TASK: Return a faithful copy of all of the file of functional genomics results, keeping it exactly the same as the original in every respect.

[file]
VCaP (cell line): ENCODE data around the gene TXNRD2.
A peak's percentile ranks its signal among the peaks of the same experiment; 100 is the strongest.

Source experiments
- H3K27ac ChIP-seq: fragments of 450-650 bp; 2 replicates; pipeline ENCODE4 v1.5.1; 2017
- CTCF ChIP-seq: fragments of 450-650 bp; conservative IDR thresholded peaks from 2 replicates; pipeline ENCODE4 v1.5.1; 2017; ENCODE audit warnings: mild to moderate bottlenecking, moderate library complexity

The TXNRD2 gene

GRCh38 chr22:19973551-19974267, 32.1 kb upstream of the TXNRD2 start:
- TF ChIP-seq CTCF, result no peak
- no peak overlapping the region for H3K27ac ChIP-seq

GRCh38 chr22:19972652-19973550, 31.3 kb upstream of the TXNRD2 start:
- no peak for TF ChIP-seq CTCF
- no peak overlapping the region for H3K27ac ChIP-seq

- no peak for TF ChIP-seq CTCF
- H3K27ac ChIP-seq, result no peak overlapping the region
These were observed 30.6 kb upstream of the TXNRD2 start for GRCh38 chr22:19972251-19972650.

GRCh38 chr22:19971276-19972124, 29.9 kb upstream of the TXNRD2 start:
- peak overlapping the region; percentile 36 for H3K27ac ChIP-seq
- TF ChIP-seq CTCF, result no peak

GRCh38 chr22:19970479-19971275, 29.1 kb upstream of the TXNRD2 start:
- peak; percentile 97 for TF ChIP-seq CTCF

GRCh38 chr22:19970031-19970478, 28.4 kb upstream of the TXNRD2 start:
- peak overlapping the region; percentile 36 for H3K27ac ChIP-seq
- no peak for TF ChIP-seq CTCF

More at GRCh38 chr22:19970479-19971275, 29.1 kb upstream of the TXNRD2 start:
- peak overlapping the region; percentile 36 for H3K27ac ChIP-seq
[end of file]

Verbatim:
VCaP (cell line): ENCODE data around the gene TXNRD2.
A peak's percentile ranks its signal among the peaks of the same experiment; 100 is the strongest.

Source experiments
- H3K27ac ChIP-seq: fragments of 450-650 bp; 2 replicates; pipeline ENCODE4 v1.5.1; 2017
- CTCF ChIP-seq: fragments of 450-650 bp; conservative IDR thresholded peaks from 2 replicates; pipeline ENCODE4 v1.5.1; 2017; ENCODE audit warnings: mild to moderate bottlenecking, moderate library complexity

The TXNRD2 gene

GRCh38 chr22:19973551-19974267, 32.1 kb upstream of the TXNRD2 start:
- TF ChIP-seq CTCF, result no peak
- no peak overlapping the region for H3K27ac ChIP-seq

GRCh38 chr22:19972652-19973550, 31.3 kb upstream of the TXNRD2 start:
- no peak for TF ChIP-seq CTCF
- no peak overlapping the region for H3K27ac ChIP-seq

- no peak for TF ChIP-seq CTCF
- H3K27ac ChIP-seq, result no peak overlapping the region
These were observed 30.6 kb upstream of the TXNRD2 start for GRCh38 chr22:19972251-19972650.

GRCh38 chr22:19971276-19972124, 29.9 kb upstream of the TXNRD2 start:
- peak overlapping the region; percentile 36 for H3K27ac ChIP-seq
- TF ChIP-seq CTCF, result no peak

GRCh38 chr22:19970479-19971275, 29.1 kb upstream of the TXNRD2 start:
- peak; percentile 97 for TF ChIP-seq CTCF

GRCh38 chr22:19970031-19970478, 28.4 kb upstream of the TXNRD2 start:
- peak overlapping the region; percentile 36 for H3K27ac ChIP-seq
- no peak for TF ChIP-seq CTCF

More at GRCh38 chr22:19970479-19971275, 29.1 kb upstream of the TXNRD2 start:
- peak overlapping the region; percentile 36 for H3K27ac ChIP-seq